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Thanks Candida for a lovely meeting on Friday to discuss Silas Marner

we really enjoyed the book and found a lot to like in Silas’ story, but also the interlinked stories of Godfrey and Dunsey, and the appearance of Eppie in Silas’ otherwise small and insular life.  The villagers were brilliantly described, particularly in The Rainbow when they talked of the same things night after night, and all knew what cues to give to hear the stories they were expecting.  The story also included some interesting social history, the relative wealth given the price of grain during the Napoleonic wars, and the beginning of industrialisation, as well as containing some themes which would have been shocking at the time such as Molly’s opium addiction. We were all happy that Dunsey got what was coming to him, and that Silas stood up for himself to Godfrey, and if the ending was a bit over happy and neat for some of us, perhaps that’s just our jaded 2016 view of the world.

As I’ve been a bit tardy on this I’ll also say that Fahrenheit 451 was another hit with us all, a breathless immediate story with some amazingly accurate depictions of a future world, the rise of reality TV, ear shells and over size advertising and screens, all foreseen from 60 years ago!  The human elements were also really well done, with Montags wife’s depression due to the emptiness of her life feeling very real.  A shame that Clarisse disappeared from the story so soon, and later adaptations such as the film in fact bring her back at the end .  But absolutely fascinating and a really compelling and interesting story.

Details for next time:

Friday 14 October — The Wings of the Dove by Henry James

Friday 11 November — New Finnish Grammar by Diego Marani

 

Thanks Alice for fine hosting of your first book club on the 8th, it was a lovely evening!

A mixed response to Oliver Sacks telling of his life.  We all agreed the subject matter was really interesting and he had a good way of making complicated scientific subjects accessible, including the sleeping sickness work, which made his name.  His obvious love for his work was also evident, and his desire to help people, and give them a better quality of life.  However the style of the book could be disjointed and hard to follow, but maybe he just ran out of time to edit the book to his usual obsessive high standards as it was written as he had terminal cancer.  But overall what a fascinating man and life, and lots to discuss.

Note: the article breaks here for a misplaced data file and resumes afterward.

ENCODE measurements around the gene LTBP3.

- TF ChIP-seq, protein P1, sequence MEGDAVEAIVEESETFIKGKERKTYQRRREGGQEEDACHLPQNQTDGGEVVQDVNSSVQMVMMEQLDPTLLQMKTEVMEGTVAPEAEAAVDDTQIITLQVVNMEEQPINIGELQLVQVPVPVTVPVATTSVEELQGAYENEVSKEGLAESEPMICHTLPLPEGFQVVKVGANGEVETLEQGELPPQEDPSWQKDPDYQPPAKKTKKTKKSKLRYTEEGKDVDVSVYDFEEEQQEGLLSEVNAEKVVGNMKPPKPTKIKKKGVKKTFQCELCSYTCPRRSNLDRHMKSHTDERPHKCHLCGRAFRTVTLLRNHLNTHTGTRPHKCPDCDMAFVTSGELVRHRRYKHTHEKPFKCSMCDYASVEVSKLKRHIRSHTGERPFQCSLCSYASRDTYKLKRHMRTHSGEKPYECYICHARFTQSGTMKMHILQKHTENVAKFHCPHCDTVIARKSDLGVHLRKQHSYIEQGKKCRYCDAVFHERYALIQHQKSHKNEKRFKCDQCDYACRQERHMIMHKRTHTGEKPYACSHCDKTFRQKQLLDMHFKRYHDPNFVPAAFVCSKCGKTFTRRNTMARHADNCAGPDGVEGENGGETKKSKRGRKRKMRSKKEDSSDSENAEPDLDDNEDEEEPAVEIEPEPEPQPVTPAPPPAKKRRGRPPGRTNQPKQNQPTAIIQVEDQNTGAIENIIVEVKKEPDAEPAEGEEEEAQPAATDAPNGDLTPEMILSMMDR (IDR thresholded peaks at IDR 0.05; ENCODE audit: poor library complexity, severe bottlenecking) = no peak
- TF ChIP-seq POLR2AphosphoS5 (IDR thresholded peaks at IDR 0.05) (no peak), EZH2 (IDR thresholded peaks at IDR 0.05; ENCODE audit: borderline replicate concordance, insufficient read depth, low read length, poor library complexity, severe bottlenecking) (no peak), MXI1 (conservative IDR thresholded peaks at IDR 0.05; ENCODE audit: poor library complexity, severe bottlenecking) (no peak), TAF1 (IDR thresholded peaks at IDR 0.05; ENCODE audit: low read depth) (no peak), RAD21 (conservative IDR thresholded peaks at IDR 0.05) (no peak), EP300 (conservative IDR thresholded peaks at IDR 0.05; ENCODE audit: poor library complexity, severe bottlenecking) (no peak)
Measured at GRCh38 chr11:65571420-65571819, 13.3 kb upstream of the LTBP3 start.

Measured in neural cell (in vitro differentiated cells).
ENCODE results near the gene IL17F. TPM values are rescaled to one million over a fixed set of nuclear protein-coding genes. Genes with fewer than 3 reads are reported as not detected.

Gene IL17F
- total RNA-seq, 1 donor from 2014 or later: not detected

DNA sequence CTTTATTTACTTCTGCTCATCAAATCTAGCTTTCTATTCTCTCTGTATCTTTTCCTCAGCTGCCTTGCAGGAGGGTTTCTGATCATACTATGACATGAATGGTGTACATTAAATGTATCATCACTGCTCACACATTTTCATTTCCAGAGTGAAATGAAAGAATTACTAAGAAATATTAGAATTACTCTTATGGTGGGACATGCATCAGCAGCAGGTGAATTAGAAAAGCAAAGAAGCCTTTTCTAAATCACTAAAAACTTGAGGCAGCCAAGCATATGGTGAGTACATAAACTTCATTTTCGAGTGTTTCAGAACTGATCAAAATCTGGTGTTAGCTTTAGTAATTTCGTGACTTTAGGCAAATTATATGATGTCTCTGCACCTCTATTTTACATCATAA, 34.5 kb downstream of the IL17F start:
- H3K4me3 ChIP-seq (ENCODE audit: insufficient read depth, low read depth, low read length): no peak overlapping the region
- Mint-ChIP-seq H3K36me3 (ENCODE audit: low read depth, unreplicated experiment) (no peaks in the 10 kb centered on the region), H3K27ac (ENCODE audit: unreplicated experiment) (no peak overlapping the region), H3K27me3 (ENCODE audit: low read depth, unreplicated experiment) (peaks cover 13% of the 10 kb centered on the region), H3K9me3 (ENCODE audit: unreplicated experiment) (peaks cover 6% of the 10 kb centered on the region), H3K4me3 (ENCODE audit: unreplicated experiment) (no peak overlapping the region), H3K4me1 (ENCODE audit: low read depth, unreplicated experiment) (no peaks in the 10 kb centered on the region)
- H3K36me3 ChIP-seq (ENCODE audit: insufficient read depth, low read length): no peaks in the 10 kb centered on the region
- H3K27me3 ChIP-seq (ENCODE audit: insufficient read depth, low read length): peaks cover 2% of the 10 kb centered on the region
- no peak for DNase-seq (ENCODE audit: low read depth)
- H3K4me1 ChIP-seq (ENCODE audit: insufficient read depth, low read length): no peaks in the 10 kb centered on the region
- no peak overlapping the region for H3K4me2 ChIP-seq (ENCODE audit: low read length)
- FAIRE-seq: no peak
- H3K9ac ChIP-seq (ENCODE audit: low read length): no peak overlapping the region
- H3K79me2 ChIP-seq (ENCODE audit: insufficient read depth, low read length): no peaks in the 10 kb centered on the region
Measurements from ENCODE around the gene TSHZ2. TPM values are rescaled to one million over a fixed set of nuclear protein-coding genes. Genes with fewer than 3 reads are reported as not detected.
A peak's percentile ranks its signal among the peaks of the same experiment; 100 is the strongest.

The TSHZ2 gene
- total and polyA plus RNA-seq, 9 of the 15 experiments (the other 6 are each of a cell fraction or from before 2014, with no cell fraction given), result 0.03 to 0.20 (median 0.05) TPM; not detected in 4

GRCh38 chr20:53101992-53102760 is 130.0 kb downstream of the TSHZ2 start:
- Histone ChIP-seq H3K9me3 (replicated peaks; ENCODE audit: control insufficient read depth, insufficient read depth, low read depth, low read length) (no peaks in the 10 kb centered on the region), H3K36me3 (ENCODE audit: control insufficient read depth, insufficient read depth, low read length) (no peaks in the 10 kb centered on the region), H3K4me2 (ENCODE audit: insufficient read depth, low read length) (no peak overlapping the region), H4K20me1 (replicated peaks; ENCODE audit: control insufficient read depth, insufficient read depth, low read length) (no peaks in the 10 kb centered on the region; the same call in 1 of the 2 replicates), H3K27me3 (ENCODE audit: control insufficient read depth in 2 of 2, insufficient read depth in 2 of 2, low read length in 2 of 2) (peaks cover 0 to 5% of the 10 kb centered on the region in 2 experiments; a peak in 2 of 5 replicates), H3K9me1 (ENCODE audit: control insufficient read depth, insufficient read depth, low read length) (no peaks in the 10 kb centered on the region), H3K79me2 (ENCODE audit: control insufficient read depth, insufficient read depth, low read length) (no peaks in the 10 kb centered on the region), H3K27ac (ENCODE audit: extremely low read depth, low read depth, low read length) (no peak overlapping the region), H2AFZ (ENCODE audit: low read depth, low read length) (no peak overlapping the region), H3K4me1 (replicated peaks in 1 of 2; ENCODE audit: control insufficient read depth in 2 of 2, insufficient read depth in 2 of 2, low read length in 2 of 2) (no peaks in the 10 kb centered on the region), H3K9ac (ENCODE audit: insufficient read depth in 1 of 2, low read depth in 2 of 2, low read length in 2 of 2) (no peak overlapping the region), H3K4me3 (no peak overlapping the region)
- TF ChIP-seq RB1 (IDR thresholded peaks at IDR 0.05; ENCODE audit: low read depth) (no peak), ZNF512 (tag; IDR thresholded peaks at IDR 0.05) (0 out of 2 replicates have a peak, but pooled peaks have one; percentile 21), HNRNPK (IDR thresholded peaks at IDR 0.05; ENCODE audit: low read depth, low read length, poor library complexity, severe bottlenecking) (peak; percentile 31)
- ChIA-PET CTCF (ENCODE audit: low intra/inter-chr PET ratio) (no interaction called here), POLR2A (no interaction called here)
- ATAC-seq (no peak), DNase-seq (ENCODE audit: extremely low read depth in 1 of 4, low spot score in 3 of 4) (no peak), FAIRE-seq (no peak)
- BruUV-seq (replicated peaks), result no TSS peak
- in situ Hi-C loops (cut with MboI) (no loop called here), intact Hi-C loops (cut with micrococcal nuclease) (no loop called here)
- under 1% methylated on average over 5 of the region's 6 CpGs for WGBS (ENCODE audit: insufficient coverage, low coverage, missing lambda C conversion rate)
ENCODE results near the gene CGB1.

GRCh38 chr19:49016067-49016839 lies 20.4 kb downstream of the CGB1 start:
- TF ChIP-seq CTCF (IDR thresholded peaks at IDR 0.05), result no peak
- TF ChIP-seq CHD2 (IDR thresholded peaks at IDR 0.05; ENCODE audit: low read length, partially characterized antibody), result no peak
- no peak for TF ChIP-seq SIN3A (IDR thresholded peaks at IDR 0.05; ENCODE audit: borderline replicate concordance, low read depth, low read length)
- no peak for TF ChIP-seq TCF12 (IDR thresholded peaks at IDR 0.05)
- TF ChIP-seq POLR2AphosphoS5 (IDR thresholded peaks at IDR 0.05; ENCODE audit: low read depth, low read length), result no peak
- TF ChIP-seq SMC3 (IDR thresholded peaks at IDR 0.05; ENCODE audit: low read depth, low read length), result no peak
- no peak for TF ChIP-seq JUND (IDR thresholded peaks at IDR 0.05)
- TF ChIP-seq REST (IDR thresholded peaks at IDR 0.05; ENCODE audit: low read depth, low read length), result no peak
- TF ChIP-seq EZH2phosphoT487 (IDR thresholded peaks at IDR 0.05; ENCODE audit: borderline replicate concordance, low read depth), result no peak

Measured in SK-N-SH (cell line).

Up next:

Friday 12th August — Fahrenheit 451 by Ray Bradbury

Friday 9th September — Silas Marner by George Eliot

And Emma will be choosing the book for October.

Thanks all for coming round for a fine book club, and special thanks to those of you who had commuted a bit further than usual for book club – it was great to see you again and like you’d never left!

So Jesse’s choice turned out to be rather a hit with almost everyone (yes, I know!).  The short stories were an absurd satire on a whole range of subjects, including war, diversity and relationships.  Some worked better than others – the title story, The 400 pound CEO, and the story about downloadable memories were all particularly good.  There was a grotesque and painful truth in a lot of the writing, which was really well done and managed to make even the shortest of stories a satisfying read.  The last story was liked least, perhaps because of the unremitting pain and bleakness, but still a wonderful book with many many jokes.  One dissenting book clubber really disliked it and struggled to get very far – but the rest of us were big fans.  Nice one George.

Next time your reading has been chosen by Alice:  On the Move by Oliver Sacks, we meet again Friday 8th July.

Then August’s reading is: Fahrenheit 451 by Ray Bradbury

 

It’s the Stoke Newington Literary festival this weekend:
http://www.stokenewingtonliteraryfestival.com/wp-content/uploads/2016/05/snlf_2016.pdf

I’m going to see Thomas Keneally on Saturday @4pm and David Mitchell on Sunday @6pm if anyone fancies joining me.

Thanks Steve for hosting a fine evening the other week.

We had a whole range of views on Sheila’s ponderings on how she should be – loved it, hated it, and everything in between.